Portsmouth woman turns Newtown connection into green-ribbon campaign


PORTSMOUTH — It wasn’t a talk Christina Craft was looking forward to having. Not with her 8-year-old daughter. Not without a script. Not when she was having trouble processing the information herself.

When news broke that a gunman slaughtered 20 young children and six staff members at an elementary school in Newtown, Conn. on Dec. 14, parents around the country struggled to explain the senseless massacre to their children.

Ms. Craft, however, carried the added burden of having a personal connection.

“That’s where I grew up. I lived in Sandy Hook,” she said of the village in Newtown, Conn. “It was shock and disbelief. Newtown is so small — there’s nothing there, really. It’s not a city where you think this might happen. It’s so hard when it’s your home.”

Her parents left Newtown when she was in college in 1996, but she later lived in the neighboring town of Milford. Ms. Craft, along with her husband and three children, moved to Portsmouth in October. Although she never attended Sandy Hook Elementary School — the closest school to her childhood home — she has a close friend whose son survived the shooting.

“Her son was in Victoria Soto’s (first-grade) class. He made it out OK, but he saw some traumatic things that day,” she said. “He ran out when the shooter was in the classroom. He watched his best friend die, he watched his teacher die. Supposedly, the shooter shot at him when he was outside the classroom.”

The 27-year-old Ms. Soto, who was credited with shielding many of her students from the killer, was one of the six staff members murdered that day.

Ms. Craft heard about the news while she was out doing errands with her two sons, Logan, 4, and Finnegan, 2. Her 8-year-old daughter, Caitlin, was in school. When they returned home, Ms. Craft was “glued to the TV and the telephone and the Internet,” and her emotions got the better of her.

Logan asked why she was crying.

“I told him that a bad person hurt some kids in the school where mommy’s friends are. I didn’t know how to broach it with my 8-year-old because I thought she would ask more questions,” said Ms. Craft, adding that Caitlin has played with the son of her Newtown friend, who also has a third-grader at Sandy Hook who was unharmed.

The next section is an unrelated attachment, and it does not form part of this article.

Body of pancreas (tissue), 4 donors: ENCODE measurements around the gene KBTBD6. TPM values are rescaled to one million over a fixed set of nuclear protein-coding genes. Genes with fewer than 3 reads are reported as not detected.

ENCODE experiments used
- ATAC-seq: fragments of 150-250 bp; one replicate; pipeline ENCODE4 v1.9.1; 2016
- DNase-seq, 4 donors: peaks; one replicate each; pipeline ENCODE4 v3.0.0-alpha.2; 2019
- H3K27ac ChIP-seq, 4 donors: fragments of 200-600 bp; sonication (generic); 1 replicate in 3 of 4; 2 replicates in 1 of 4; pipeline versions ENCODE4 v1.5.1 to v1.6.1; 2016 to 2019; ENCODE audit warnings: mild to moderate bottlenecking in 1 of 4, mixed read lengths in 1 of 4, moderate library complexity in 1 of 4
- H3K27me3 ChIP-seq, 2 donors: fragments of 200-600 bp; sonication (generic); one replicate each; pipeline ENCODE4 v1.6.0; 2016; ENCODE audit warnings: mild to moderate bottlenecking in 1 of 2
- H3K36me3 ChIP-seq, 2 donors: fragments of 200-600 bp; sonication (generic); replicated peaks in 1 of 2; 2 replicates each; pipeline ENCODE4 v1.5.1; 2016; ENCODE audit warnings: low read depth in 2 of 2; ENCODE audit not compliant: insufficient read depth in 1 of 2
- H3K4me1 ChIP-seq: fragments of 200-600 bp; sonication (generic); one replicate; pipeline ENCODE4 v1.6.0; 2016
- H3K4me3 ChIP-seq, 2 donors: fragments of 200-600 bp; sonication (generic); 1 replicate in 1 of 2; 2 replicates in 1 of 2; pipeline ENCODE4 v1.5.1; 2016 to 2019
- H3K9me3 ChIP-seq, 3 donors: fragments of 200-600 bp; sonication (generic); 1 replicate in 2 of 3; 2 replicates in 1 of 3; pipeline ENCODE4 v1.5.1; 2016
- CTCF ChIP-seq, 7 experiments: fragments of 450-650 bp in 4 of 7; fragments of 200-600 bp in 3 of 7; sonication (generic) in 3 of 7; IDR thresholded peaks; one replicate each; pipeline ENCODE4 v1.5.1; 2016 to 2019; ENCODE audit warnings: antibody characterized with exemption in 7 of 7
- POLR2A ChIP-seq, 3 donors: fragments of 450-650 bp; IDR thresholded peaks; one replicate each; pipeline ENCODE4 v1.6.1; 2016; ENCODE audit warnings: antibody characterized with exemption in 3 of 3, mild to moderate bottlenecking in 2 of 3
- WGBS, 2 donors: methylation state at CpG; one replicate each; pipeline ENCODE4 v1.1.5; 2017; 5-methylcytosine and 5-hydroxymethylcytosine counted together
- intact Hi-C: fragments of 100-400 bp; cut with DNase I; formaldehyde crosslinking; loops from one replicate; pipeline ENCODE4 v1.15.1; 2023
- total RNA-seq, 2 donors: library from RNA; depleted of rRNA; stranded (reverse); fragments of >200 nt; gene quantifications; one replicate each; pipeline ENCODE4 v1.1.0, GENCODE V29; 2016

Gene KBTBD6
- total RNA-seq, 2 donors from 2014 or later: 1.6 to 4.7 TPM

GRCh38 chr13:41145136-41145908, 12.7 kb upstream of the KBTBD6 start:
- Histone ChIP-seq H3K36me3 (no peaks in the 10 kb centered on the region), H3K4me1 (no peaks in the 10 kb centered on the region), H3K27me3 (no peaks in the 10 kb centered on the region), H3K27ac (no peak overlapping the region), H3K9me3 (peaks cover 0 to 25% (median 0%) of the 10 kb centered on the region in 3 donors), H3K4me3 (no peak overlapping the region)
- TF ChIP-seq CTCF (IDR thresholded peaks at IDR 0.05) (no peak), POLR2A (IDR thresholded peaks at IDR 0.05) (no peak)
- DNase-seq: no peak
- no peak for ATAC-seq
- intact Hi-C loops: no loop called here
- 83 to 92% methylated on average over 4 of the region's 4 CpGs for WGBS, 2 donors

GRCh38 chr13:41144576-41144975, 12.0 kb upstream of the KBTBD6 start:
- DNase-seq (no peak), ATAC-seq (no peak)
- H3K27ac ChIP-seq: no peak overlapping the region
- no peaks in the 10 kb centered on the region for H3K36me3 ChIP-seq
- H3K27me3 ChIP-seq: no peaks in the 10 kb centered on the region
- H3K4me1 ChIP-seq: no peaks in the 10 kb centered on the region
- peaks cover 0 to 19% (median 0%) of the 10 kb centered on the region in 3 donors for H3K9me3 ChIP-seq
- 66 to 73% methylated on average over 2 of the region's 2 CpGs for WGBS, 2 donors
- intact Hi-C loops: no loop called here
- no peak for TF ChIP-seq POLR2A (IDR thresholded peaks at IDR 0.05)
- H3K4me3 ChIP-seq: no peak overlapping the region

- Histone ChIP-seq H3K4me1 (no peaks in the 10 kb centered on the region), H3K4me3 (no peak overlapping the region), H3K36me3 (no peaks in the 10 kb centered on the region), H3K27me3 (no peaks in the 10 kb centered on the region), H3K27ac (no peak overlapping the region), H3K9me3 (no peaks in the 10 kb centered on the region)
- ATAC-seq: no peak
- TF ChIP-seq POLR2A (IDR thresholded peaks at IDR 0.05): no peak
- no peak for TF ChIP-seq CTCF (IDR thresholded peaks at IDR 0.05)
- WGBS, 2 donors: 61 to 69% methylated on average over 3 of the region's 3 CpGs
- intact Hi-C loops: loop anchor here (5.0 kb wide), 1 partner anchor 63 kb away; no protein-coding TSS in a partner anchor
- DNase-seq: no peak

Logan forced his mom’s hand when Caitlin returned home. “As soon as she got off the bus my son said, ‘Mommy, tell Caitlin why you were crying,’” she recalled.

Fortunately, Caitlin handled the news about as well as could be expected. As for her friend’s son, he seems to be doing OK, said Ms. Craft. “He’s got a big family, a big support system,” she said.

Still, she felt she needed to do something to show support to her hometown. Her sister-in-law, Shannon Craft, told her that someone in the Portsmouth High School music department wanted green ribbons for band and chorus members to wear at the Dec. 17 holiday concert. “She was wondering if I could spearhead that,” she said. “So I piled my boys in the car and drove down to Michael’s.”

She bought four spools of ribbon and rushed to make up about 250 ribbons for that evening’s concert, enough for every student musician. “I was hoping they’d be fancier,” said Ms. Craft, who attended the concert. “It was very touching. Even though I’m not where I consider home, it was nice to see some connection to home.”

The school department then took Ms. Craft’s idea and ran with it.

“We’re putting green flags — very close to the Sandy Hook elementary school colors — along with our own flags,” said Lynn Krizic, superintendent of schools in Portsmouth. The flags should be up this week, when students return from the holiday break.

To learn about what families can do to help their kids deal with the tragedy, as well as what schools are doing about security, go here.


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